At yesterday's press conference, Jack Wilshere stated his belief that only English people should play for England.
This comes amid the news that Manchester United's Belgium born winger Adnan Januzaj, could play for England in five years time under the residency rule. Asked about the possibility of this happening, Wilshere said: "If you live in England for five years, it doesn't make you English.
"If I went to Spain and lived there for five years I am not going to play for Spain.
"We have to remember what we are. We are English. We tackle hard, are tough on the pitch and are hard to beat".
Now this is all well and good but what the Arsenal man didn't make clear is on what grounds is someone English. So what does make someone English?. Lets take Raheem Sterling, the Liverpool winger was called up by England manager Roy Hodgson last year, however Sterling was born in Kingston, Jamaica and lived there for the first five years of his life. Going back a few years there was Owen Hargreaves. Although he had an English father, he was born in Canada and could have also represented Wales due to his mother.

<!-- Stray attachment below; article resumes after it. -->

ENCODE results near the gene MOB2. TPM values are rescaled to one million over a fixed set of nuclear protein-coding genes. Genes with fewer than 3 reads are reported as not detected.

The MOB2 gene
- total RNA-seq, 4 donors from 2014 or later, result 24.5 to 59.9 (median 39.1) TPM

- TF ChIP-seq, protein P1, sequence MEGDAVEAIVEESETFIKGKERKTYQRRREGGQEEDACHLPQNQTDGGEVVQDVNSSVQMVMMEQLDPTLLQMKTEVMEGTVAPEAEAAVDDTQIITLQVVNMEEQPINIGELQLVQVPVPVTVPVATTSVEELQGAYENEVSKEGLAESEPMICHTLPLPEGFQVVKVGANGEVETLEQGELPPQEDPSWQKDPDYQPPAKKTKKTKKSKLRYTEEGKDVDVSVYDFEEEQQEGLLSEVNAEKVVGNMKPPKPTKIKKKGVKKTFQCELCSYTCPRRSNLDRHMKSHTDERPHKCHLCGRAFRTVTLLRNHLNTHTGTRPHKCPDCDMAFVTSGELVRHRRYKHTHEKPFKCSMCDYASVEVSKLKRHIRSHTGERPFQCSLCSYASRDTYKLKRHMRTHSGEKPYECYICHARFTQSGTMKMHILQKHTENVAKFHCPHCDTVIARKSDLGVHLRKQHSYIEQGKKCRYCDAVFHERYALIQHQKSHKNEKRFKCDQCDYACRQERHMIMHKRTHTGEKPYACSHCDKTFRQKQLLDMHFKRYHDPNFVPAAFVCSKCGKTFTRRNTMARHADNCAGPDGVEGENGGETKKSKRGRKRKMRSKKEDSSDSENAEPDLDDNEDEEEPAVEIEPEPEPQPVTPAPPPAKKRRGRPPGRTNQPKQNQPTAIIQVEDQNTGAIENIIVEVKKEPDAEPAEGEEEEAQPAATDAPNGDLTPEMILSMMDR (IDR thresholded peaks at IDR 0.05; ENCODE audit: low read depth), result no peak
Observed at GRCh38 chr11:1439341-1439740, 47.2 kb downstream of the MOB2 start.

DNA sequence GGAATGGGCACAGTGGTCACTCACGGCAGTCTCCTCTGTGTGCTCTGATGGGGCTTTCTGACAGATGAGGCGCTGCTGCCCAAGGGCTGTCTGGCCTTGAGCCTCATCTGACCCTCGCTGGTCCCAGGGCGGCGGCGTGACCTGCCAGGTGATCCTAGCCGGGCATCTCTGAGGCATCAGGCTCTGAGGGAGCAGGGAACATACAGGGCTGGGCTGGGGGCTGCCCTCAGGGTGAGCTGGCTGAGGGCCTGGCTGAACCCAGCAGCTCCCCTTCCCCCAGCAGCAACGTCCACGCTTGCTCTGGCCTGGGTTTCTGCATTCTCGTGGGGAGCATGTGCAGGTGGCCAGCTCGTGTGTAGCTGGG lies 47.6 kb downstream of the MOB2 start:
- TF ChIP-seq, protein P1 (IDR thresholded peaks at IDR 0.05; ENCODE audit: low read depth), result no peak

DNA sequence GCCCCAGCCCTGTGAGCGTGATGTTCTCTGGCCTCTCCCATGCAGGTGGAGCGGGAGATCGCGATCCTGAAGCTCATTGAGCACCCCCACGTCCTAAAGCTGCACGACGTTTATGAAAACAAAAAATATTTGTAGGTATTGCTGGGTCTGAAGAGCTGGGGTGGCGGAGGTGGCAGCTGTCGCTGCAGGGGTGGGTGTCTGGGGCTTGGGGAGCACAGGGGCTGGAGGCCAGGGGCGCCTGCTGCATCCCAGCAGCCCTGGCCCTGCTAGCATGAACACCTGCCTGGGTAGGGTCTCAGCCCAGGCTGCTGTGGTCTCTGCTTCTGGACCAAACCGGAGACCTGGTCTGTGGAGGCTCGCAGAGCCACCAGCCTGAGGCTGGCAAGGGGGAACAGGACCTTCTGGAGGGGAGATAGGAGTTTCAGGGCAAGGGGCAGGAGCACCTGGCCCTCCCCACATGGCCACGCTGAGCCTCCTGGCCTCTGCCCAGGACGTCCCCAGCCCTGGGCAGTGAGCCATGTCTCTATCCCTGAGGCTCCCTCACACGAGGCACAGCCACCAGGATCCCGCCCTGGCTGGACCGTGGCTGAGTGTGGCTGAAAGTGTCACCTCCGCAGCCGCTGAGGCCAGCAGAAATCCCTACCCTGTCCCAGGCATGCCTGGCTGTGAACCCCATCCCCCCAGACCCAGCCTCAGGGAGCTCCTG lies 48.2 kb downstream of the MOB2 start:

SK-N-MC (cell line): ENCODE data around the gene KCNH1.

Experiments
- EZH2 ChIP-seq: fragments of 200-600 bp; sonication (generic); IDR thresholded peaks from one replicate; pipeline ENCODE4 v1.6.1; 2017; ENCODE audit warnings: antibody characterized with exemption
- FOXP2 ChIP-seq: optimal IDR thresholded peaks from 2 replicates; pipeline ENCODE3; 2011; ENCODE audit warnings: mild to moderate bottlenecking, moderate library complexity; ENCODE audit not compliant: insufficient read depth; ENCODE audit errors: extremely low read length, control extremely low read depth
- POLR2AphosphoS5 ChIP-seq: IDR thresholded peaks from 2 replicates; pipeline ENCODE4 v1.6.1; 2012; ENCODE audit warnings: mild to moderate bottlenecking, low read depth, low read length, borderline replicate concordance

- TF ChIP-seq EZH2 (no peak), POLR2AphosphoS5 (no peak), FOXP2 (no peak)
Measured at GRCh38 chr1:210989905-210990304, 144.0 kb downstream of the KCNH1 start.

Examples like these are littered all around British sport, particularly in the modern era. In July British sports fans were overjoyed as another Brit won the Tour de France. Chris Froome had triumphed in the name of Team Sky and Great Britain, but wait, Froome was born in Kenya and schooled in South Africa. Over the last few years England have had a number of Ashes winning cricketers including Kevin Pietersen, Andrew Strauss, Matt Prior and Jonathan Trott, who were all born in South Africa. Even the man who kicked the ball into touch to confirm England's 2003 Rugby World Cup win Mike Catt, was born and bred in South Africa.
England are not the only country at it, other examples include the German football side who are often full of Polish born players. The Irish cricket team have contained a number of players from the southern hemisphere and even the New Zealand rugby team have produced line ups full of players from the likes of Tonga and Samoa.
Whilst Wilshere's idea of only English people representing England is understandable, how can you tell whether someone is English or not. Times have changed and there is now an unmistakable grey area as to whether someone are the nationality they claim. I suppose for the majority of sports fans, if they are successful, it doesn't really matter.